• Thanks for the clarification. I have a system that sends similar things out. But if sounds like your system is more robust and does it better than most other services. The advantage of developing your website that way is having that control and customization.

          • Right.. but the downside is every little thing you want done takes custom coding. Pluses and negatives to both approaches for websites.

          • As I write my own code that is an upside for me. If I want to make a change, I can do it. Many changes just take minutes.

            I think the big negative if you do it yourself and don’t code is the cost. You can still get everything you want, but you have to pay a lot for it.

            That is what makes those ready to go packages so nice. They have almost everything you want, and probably a lot of things you did not even know you needed until you start using it, all at a nice monthly flat price.

          • I have used a couple of those “ready to go packages” or services. The hardest part is picking the right one and finding the one where the cost makes sense for your utilization rate of what they offer.

          • Of course. It is how you want to show your value. For some, being able to code everything how they want means they have complete control.

  • I’m not buying it. Pre-internet, you asked an agent and they showed you what they wanted to show you. It may have been the best available, and may have been everything available, but you didn’t know for sure.

    Ignorance is bliss.

    You can still do that today, if you’d like to. Or, you can do a lot of research on your own and cover your bases. Just because some consumers allow themselves to become overloaded by information doesn’t mean the entire process is becoming worse.

    • Agree with you. You didn’t know whether the agent was showing you everything or not. Even today, I’m not sure you really know or not. You have to trust your agent has your best interests in mind.

      I’m not in a position to say, really. Since I’ve never bought a home. I did just go through the rental search process, and that was pretty crappy.

    • Yeah I can totally relate to your point of view here. I think Brian is pointing his narrative towards brokerages and tech, reminding them to design more elegant solutions as possible. I don’t take it literally.

    • Peter Liem

      ….It is like buying a car. Some people spent hours comparing price between dealership for the best prices and negotiating with the sales person. Then They spend next several day searching the internet and found that the price that they paid was just the average. They become obsessed instead go out there and enjoying their brand new car.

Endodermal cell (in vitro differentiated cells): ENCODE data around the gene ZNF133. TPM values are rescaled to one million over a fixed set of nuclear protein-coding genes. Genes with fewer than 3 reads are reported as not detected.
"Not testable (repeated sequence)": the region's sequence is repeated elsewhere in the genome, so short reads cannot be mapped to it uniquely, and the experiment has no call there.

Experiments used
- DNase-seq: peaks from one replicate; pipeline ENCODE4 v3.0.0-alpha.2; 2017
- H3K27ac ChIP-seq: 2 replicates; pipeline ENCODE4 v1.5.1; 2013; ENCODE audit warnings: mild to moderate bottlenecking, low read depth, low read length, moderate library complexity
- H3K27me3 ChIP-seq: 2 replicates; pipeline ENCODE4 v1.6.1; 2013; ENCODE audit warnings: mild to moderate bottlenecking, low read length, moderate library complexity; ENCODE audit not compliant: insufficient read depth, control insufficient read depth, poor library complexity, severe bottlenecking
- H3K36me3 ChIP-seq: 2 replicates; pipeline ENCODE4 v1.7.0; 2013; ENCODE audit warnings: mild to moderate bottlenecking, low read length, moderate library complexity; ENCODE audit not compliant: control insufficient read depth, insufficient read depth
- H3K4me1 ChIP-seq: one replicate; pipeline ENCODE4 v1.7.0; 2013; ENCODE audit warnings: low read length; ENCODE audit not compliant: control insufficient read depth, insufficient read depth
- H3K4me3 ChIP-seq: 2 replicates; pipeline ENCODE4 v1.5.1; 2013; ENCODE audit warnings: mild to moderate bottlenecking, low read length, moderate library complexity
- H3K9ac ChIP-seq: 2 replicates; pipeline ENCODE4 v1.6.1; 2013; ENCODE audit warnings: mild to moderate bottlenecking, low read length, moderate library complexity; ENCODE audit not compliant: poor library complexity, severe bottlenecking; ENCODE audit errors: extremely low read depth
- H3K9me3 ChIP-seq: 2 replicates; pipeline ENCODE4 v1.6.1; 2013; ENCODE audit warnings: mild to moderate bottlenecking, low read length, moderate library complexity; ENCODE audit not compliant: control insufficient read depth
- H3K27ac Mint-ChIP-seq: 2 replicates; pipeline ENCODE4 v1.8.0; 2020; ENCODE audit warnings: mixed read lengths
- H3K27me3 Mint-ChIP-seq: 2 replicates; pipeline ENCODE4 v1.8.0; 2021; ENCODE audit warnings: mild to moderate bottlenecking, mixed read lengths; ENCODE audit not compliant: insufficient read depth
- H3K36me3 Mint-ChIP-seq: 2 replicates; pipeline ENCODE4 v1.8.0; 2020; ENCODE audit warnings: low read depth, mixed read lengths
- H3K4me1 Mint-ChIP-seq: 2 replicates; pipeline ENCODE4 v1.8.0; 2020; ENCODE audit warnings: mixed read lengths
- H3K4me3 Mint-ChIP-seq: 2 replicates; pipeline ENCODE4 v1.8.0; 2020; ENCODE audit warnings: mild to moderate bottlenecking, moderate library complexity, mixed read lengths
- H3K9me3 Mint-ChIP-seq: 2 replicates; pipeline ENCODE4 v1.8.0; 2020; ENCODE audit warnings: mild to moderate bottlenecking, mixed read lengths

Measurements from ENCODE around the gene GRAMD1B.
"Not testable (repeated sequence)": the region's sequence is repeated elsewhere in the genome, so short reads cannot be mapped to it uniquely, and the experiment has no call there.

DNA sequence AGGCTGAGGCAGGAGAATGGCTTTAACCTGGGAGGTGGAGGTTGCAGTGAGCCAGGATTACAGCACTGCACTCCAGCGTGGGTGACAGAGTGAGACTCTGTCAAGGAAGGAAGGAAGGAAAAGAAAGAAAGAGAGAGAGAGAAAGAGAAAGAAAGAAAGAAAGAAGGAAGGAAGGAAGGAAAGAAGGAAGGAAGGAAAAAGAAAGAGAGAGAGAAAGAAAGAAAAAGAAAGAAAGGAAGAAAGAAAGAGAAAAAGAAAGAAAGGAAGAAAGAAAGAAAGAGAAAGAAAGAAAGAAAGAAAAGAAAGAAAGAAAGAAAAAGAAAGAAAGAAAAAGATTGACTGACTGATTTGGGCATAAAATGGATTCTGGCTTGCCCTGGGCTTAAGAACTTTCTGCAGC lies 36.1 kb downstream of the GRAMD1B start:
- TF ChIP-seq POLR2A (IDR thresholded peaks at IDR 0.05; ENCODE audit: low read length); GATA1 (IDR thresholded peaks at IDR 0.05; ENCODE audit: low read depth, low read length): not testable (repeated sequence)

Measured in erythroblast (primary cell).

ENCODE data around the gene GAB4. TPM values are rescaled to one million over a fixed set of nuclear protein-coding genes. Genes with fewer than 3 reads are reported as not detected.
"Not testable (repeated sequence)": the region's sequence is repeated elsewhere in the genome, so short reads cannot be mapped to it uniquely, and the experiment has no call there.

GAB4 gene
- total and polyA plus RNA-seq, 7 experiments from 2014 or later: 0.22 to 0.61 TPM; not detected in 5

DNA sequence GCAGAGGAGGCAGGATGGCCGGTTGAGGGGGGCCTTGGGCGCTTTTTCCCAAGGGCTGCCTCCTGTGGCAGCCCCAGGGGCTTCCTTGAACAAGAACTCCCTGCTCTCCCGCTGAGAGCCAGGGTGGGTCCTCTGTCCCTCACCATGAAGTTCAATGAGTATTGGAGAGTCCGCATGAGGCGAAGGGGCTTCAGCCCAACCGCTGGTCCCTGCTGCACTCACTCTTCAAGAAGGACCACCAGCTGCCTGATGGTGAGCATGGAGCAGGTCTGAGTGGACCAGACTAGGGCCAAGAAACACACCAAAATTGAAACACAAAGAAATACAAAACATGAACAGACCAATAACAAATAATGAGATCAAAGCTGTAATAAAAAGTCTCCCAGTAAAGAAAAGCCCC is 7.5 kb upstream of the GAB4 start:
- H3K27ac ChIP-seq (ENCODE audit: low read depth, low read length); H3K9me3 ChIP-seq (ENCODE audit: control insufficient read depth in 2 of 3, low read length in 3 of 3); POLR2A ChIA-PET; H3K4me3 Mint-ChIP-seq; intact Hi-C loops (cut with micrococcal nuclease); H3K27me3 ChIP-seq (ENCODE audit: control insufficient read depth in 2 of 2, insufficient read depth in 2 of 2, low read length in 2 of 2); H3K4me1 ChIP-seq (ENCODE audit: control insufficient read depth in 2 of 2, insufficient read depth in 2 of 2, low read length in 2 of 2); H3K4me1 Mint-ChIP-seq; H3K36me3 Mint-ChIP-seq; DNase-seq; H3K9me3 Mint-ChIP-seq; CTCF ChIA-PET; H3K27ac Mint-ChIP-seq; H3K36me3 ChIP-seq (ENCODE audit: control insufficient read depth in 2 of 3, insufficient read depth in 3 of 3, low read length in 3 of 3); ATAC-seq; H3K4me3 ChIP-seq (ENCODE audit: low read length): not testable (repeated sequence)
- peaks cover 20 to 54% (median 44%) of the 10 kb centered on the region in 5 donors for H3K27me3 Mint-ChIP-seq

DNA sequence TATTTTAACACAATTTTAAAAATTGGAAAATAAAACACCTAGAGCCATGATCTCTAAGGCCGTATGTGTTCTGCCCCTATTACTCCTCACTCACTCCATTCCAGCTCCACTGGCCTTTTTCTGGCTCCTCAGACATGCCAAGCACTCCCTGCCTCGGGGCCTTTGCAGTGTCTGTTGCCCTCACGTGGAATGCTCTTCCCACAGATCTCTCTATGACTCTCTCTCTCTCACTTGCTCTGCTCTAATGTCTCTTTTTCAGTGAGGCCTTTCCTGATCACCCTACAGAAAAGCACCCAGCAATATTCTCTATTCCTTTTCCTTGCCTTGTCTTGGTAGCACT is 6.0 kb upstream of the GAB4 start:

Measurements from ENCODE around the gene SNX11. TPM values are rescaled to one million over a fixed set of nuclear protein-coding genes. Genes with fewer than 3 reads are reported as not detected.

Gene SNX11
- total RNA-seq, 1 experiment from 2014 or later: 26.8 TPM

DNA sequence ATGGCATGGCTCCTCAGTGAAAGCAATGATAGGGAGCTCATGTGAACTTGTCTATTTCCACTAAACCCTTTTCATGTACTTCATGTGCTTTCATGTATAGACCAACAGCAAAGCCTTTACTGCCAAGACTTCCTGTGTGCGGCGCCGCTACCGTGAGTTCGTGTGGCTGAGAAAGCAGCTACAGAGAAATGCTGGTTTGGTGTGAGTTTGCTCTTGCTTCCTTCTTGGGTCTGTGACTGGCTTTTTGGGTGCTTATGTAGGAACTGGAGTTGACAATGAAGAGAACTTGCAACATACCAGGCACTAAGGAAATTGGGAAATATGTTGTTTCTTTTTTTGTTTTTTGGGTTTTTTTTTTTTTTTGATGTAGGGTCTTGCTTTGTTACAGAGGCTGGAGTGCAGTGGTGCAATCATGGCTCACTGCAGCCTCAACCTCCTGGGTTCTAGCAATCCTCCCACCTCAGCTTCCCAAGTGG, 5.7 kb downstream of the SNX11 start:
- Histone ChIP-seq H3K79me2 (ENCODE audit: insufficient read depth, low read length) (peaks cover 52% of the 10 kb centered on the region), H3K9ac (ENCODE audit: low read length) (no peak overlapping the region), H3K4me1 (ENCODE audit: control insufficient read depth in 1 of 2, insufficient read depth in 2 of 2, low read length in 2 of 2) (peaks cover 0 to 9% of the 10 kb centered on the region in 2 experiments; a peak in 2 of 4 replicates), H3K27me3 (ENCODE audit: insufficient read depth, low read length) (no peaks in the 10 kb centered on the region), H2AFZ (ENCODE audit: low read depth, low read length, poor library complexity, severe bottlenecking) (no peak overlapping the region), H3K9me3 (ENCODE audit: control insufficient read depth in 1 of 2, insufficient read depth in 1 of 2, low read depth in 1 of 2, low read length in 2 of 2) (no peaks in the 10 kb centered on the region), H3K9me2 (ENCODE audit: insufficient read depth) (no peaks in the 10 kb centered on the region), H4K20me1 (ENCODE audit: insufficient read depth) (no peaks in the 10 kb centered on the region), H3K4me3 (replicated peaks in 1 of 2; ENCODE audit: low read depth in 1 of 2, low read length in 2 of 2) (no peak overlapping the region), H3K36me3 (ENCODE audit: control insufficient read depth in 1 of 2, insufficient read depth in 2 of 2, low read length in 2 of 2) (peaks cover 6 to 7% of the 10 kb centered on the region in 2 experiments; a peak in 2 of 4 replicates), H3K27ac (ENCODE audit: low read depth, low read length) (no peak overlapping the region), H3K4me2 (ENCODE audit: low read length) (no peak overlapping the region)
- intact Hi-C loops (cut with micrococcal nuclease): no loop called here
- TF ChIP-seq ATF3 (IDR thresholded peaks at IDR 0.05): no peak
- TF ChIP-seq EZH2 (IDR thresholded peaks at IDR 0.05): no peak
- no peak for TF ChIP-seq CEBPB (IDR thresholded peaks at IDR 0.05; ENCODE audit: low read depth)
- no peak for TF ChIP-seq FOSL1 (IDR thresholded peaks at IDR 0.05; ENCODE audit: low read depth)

• Looking at this from both sides:

    The Consumer: As mentioned, post internet search for the buyer is better. You have less risk of an agent only giving you what they want to show you, and anytime the consumer has more information, it is a benefit for them. A more informed and smarter consumer means other companies have to step up their game to stay relevant in the market. At the end of the day, that usually will mean a better product.

    Real Estate Industry: From our standpoint, this is frustrating because the consumer visits and goes to so many places during their search. We spend time and money building our product and we don’t like getting outplayed by the big websites/services.

    From my standpoint, as a full service brokerage, we see the most value in our work when we can take the customer from the very start and help them all the way to the end. We don’t want users on our site because of “clicks”. I don’t even make money that way. I want them there because that is truly how I can assist them better.

    I like the post internet search for the consumer. I just have to adjust my strategy in areas to find ways to show value to our clients. I teach and train my agents to understand value to their clients is from their protection and negotiation skills in real estate. In reality, clients come to them already doing the home search and knowing what they want. As an agent, if you can get them through the process with no hassle, that is worth a lot to a client, especially if you are negotiating on their behalf and getting them a better “deal”.